When it comes to Christmas cards, I'm not kidding at all. It may be "too late" according to someone else's value of T, but we'll send them. They'll be March 1 cards. Even though it's been a quiet year. Because keeping connected to friends and relatives is a Good Thing.

But for the urge to publish--no urgency there, not yet. I want to revise until I'm sure that I've done right by the story, and I want to learn to revise better. So, off I go.
Friday, February 14, 2014

Spreadsheet? Check!

A little late, but last week I did finally set up the spreadsheet for my Book Tracking Project (read more about that here). I have a little more data entry to do, but basically it's done and seems to be capturing what I want it to capture.

My focus now will be to pull together the to-be-read pile into closer proximity. And read! And report back periodically.

So far, giving myself the "out" of book club books is helping. Having two library books available, in addition to the existing to-be-read pile, kept the "read the books you already have" part from feeling too claustrophobic. Yet I am also still reading the books I already have. Which is fabulous.

I don't yet have enough books to take to the library book sale. But I know where those books are, and that's progress!
Wednesday, February 5, 2014

My Name Is ...

Recently I'm reading more nonfiction (yes, even with resolutions to read what I already own because guess what? I own a lot of nonfiction), and I'm connecting with more "nature writers" on Twitter.

Aside: why do I dislike the term "nature writer"? It feels pejorative--dismissive. I prefer to think that a writer is a writer is a writer, and people who specialize in essays and fiction about the natural world are writers. The added specificity isn't necessary.

Hello! And suddenly what started as an aside is part of the point of this blog post. Because taxonomy--naming something, calling it by an established and recognized name--is important. (To me.) Yet recently, this lovely blog post by Melissa Harrison, a writer in the UK whose novel came out last year and who blogs about nature (among other things), has made me reconsider. Specifically, this part:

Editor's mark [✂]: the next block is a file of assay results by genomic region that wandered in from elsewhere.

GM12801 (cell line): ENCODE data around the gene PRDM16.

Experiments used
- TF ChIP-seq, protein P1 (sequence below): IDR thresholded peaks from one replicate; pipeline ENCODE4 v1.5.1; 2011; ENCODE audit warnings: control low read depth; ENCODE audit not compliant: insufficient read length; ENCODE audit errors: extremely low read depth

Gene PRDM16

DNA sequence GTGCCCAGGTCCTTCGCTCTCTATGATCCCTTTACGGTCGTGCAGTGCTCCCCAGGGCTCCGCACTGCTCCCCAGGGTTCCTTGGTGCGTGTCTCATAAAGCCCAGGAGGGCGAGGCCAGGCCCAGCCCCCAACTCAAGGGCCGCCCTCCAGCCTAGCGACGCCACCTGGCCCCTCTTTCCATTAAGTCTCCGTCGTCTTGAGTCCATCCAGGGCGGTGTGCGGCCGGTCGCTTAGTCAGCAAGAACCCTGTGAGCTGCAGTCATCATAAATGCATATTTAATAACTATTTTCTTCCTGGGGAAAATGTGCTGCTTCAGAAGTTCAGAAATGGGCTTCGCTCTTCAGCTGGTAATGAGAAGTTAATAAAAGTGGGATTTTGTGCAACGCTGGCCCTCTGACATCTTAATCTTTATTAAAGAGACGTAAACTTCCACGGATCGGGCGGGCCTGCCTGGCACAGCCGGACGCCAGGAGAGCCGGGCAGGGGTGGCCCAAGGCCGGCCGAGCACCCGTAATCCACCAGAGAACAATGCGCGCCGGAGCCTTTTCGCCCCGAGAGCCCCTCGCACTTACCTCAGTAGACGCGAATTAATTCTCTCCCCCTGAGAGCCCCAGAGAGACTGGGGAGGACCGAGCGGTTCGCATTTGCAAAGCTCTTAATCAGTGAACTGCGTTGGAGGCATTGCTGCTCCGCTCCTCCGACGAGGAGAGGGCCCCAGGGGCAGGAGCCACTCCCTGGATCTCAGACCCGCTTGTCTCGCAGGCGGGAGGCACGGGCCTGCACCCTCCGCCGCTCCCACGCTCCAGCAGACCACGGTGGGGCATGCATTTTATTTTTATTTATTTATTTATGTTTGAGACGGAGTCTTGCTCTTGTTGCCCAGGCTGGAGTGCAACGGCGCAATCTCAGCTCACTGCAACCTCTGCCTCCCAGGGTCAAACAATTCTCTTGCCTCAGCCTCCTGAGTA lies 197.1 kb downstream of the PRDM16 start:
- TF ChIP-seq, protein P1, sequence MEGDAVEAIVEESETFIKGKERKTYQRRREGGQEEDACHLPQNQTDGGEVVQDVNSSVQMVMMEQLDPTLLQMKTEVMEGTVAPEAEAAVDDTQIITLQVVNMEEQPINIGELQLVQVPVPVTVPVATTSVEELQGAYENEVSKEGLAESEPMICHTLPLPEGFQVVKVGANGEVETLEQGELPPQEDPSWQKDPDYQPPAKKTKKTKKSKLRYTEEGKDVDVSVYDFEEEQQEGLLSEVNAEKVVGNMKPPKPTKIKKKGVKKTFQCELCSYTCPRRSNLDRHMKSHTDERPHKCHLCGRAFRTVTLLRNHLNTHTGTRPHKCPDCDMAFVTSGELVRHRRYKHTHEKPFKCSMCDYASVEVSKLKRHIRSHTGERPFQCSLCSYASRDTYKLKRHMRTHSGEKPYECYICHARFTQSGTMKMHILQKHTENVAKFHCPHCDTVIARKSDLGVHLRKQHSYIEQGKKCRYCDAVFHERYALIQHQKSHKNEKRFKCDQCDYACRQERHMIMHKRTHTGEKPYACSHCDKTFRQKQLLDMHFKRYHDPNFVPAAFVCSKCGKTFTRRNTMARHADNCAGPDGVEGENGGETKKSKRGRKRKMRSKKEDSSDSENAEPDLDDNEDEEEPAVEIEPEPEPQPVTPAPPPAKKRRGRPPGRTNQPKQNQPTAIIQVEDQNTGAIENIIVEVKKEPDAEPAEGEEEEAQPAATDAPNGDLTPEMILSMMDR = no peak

"Taxonomy is not an essential part of connecting with nature--far from it. Some people actively prefer not to put names to the living things around them, seeing it as an act of domination that creates distance, rather than closeness."

Since I moved to rural Thunder Bay, I've made learning the names of trees, animals, and birds an explicit part of the process of feeling at home, an early part of learning to be a worthy steward of this place. And it's an ongoing process--currently I'm trying to decide whether that thing we see occasionally is a wolf or coyote, a bobcat or lynx, a raven or crow. In winter, I get to figure out what's around by its tracks, which is its own kind of fun. Plus in summers we're seeing new kinds of waterfowl: teal and goldeneye in the past couple of years. For me, being able to distinguish between mallards and mergansers, or knowing whether that spot out there is a loon or a gull, remains important.

But now I'm also wondering about the drawbacks that come with my "need to name." As Melissa points out, assigning a name (or telling a story about an experience) gives the namer or teller a kind of power over the named or the experience. In the case of a story, that power might be positive. In the case of separating name from namer, perhaps not so much. And right up there is my discomfort with "nature writer": adding a specific descriptor to a general name is often unnecessary and can be belittling.

More pondering, and lots of reading of thoughtful writing, ahead.